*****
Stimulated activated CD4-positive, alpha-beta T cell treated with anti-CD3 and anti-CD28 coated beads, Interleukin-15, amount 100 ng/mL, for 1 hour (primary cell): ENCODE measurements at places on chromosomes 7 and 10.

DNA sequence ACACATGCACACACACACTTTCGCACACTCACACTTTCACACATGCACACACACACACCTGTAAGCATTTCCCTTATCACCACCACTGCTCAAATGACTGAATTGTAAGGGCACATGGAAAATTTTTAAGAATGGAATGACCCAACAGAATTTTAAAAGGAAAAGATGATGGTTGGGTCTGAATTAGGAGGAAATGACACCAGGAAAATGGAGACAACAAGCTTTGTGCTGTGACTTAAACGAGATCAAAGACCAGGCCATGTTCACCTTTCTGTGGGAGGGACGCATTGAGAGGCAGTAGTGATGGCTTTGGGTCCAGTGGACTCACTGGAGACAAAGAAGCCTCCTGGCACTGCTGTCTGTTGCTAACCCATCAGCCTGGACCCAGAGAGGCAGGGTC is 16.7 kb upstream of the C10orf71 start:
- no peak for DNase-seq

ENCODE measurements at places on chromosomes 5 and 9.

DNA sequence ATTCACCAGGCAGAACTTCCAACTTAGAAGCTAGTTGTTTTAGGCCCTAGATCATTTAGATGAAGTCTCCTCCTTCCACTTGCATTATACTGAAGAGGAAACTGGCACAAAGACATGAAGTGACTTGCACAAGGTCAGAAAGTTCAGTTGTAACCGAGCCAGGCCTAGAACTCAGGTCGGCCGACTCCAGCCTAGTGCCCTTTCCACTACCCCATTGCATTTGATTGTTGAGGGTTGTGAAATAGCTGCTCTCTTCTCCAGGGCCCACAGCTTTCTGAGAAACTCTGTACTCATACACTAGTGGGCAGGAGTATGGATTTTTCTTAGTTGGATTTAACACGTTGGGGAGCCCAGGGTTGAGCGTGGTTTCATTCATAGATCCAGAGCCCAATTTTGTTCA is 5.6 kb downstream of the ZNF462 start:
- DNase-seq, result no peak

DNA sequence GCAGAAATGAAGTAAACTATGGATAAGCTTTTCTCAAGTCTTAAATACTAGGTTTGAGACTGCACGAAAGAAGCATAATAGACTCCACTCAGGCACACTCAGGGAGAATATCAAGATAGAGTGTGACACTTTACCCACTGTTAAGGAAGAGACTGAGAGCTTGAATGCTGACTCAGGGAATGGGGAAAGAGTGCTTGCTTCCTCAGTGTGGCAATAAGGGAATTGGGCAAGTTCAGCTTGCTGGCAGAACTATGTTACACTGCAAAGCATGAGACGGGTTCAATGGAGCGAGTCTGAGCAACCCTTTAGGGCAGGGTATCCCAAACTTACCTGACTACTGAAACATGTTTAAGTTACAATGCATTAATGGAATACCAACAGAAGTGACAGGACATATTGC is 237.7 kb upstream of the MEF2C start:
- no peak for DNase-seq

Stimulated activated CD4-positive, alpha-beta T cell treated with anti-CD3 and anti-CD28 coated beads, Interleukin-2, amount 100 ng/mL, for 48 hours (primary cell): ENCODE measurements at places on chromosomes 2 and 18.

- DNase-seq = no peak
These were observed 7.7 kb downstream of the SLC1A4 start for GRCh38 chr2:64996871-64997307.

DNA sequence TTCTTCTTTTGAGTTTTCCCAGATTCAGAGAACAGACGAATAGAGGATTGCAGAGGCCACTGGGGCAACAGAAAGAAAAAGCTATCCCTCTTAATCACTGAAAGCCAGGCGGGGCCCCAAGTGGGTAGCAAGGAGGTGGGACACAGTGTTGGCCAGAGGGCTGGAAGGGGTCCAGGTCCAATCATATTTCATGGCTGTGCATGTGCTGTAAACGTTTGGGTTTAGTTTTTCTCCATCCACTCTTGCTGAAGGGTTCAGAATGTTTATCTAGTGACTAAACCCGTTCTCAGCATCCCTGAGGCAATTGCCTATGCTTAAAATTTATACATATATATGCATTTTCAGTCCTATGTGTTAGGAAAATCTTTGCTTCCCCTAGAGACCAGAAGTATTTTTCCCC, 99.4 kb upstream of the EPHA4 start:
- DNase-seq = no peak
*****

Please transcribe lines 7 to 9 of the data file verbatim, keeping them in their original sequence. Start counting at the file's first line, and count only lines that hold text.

DNA sequence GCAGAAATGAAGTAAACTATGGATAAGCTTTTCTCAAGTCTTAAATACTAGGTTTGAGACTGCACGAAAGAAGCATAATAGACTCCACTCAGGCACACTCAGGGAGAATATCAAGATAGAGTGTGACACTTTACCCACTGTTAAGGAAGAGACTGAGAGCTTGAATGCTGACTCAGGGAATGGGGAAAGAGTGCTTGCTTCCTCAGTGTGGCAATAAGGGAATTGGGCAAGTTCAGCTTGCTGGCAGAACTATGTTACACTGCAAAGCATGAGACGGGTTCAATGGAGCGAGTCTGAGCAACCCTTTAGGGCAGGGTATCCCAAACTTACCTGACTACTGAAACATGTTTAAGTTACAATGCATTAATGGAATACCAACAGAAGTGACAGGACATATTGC is 237.7 kb upstream of the MEF2C start:
- no peak for DNase-seq

Stimulated activated CD4-positive, alpha-beta T cell treated with anti-CD3 and anti-CD28 coated beads, Interleukin-2, amount 100 ng/mL, for 48 hours (primary cell): ENCODE measurements at places on chromosomes 2 and 18.